Numbers fluctuate annually but in the mid-90s westarted off with three pairs at Deeping Fen Farm and have had as many as twentytwo pairs on that farm of 662 acres.

Sedge Warbler


Sedge Warblers like to nest in a wet drain or ditchthat has not been mown out for at least two years, and also prefer more tangledvegetation than reed warblers. They arrive with us in April and have finishedtheir second brood by the end of July. They also like to nest in a wet ditchnext to an oil seed rape field and in fact three quarters of those birdsnesting in Deeping Fen will be next to or in a field of oil seed rape. Theirpopulation crashed between 2002 and 2006, but by 2010 it was back up to 2002levels. The population had dropped because the acreage of oil seed rape hadalso dropped, and therefore increased because the oil seed rape acreage hadagain increased.

There is no doubt that the high numbers that wehave on Deeping Fen Farm are due to the network of redundant ditches that wehave retained. These ditches are cleaned out about every 10 years, and bycleaning them out it makes sure that water can more easily flow through them.

Other species

Of course we have other farmland birds on our farmand in our local area. Some of these species are thriving while others aresadly declining and struggling to survive due to our modern world. I couldcarry on writing for an age but here is a brief list of some of the otherfarmland bird species we see here in my survey area:

Skylark- in decline from 300 pairs to 200 in the last 20 years.

Grey Partridge- there is a small steady population.

Corn Bunting- in decline - they are one of my favourite birds that I would love to be able to help!

Meadow pipit- havebeen in sharp decline but in the last three years have made a recovery. They doenjoy my wild flower meadows.

Reed Warbler-liketo nest in reeds that are not cut every year. As I have persuaded our drainageboard to only cut our main drains one side each year we have far more than weused to do but they are now declining because we lower our water levels duringthe winter. This is exactly the opposite that happens naturally. We lower thewater levels during the winter so that we have a bit more of a reservoir incase of heavy rain. The fish and insects hide and feed in the marginalvegetation during the winter but because we lower the water level there is nomarginal vegetation in the water so we have starved our fish and insects andexposed them to their predators. Now we have very few fish in our drains andless insects which the Reed and Sedge Warblers need to feed their young on.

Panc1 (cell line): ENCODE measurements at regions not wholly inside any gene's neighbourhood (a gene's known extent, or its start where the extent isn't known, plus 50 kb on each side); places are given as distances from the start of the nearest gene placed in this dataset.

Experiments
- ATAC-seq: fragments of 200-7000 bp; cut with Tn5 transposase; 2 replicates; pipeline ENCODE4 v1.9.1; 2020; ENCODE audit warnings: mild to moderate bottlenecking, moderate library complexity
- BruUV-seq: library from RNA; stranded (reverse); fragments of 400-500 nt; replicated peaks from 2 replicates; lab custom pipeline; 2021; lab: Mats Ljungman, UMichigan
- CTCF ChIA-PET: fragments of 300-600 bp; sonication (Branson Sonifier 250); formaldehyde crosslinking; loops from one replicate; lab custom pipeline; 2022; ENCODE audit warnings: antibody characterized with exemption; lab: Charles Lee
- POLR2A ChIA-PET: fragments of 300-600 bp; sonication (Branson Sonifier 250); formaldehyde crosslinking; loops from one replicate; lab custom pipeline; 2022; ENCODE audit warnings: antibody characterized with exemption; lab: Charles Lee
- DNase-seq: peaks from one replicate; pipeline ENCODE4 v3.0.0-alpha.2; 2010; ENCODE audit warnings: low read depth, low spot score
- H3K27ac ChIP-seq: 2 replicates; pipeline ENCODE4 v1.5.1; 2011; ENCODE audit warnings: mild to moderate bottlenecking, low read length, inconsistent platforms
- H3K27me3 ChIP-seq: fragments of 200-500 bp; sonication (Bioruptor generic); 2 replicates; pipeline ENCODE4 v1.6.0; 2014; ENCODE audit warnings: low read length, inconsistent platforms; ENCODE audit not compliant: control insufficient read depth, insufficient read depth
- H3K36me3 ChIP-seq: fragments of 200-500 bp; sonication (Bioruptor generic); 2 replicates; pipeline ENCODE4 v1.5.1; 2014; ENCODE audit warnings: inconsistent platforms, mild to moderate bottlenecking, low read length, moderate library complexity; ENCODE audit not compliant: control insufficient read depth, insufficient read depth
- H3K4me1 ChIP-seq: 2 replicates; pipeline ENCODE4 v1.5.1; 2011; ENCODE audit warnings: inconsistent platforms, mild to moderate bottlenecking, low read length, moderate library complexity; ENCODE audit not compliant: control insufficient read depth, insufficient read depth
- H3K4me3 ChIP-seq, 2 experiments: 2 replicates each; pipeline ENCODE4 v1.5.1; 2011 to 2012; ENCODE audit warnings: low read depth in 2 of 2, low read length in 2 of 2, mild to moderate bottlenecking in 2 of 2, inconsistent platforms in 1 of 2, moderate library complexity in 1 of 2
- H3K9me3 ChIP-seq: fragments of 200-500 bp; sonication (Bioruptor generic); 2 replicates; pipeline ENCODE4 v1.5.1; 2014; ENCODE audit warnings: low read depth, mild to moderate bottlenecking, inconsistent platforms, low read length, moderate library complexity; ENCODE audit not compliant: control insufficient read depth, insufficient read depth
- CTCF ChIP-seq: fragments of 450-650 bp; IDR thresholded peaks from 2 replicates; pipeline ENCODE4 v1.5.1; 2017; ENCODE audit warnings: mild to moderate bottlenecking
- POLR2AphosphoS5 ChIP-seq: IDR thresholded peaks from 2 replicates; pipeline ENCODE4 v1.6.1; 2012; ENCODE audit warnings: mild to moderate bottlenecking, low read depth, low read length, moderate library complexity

Yellow Wagtail- a major stronghold area for the species but the population is in decline.

Linnet- there are far more linnets on our farms than others in the area as they enjoy our cultivated weed margins, although the population is in decline.

Lapwing-alocal success story with several more pairs nesting in the last few years andin 2014 I had about 50 pairs breeding on the farm.

Mallard duck- they have seen a catastrophic decline due to lack of insects and modern drainage.

Yellow Hammer- a small but stable population.

Turtle Dove-thesesummer visitors have only ever been declining in my life time. I heard onesinging a few times in 2015 but didn’t see any evidence of breeding.

Pheasant-ourwild pheasants are also in decline in the area due to the gradual decline ofinsects and increased predator numbers such as buzzards, red kites, foxes,badgers and the crow family.

South Lincolnshire is one of the very few placeswhere wild pheasants can still be shot. Everywhere else thousands and thousandsof pheasants are released each year and these released pheasants are only halfsharp. They make an easy meal for foxes, badgers, buzzards, red kites, foxes,badgers and we serve the crow family breakfast every morning on the roads. Anyanimal or bird that has a surplus of food will increase in numbers and becauseso many pheasants are being released that is why all those species are doing sowell.

Nature Reserve

As well as guided toursand a bird hide looking onto our feeding area at Vine House Farm,we do have a nature reserve at Baston Fen where youcan see a variety of birds and wildlife. Most years we have common ternsbreeding as well as black headed gulls, oystercatchers and Lapwing. You are more than welcome to visit our naturereserve and use the bird hide:


From the farm shop turn right out of the gatewayand continue on the main road out of the village of Deeping St Nicholas. Afterabout 5 miles there is a right hand turn towards Baston Fen. Take this road tothe end, which is about 2 miles. At the T junction turn right, continue alongthe road for about 1.5 miles until you come to the first building on the righthand side which is an old barn. Our nature reserve is here behind the yellowgates. There is a small bird hide which you are welcome to use.